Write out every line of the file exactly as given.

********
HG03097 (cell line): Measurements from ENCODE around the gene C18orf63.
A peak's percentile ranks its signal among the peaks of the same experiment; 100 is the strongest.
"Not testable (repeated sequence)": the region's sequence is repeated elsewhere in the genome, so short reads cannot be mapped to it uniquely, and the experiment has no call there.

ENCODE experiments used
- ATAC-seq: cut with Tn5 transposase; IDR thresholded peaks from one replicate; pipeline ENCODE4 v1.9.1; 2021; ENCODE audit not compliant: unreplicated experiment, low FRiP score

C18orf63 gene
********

HG03097 (cell line): Measurements from ENCODE around the gene C18orf63.
A peak's percentile ranks its signal among the peaks of the same experiment; 100 is the strongest.
"Not testable (repeated sequence)": the region's sequence is repeated elsewhere in the genome, so short reads cannot be mapped to it uniquely, and the experiment has no call there.

ENCODE experiments used
- ATAC-seq: cut with Tn5 transposase; IDR thresholded peaks from one replicate; pipeline ENCODE4 v1.9.1; 2021; ENCODE audit not compliant: unreplicated experiment, low FRiP score

C18orf63 gene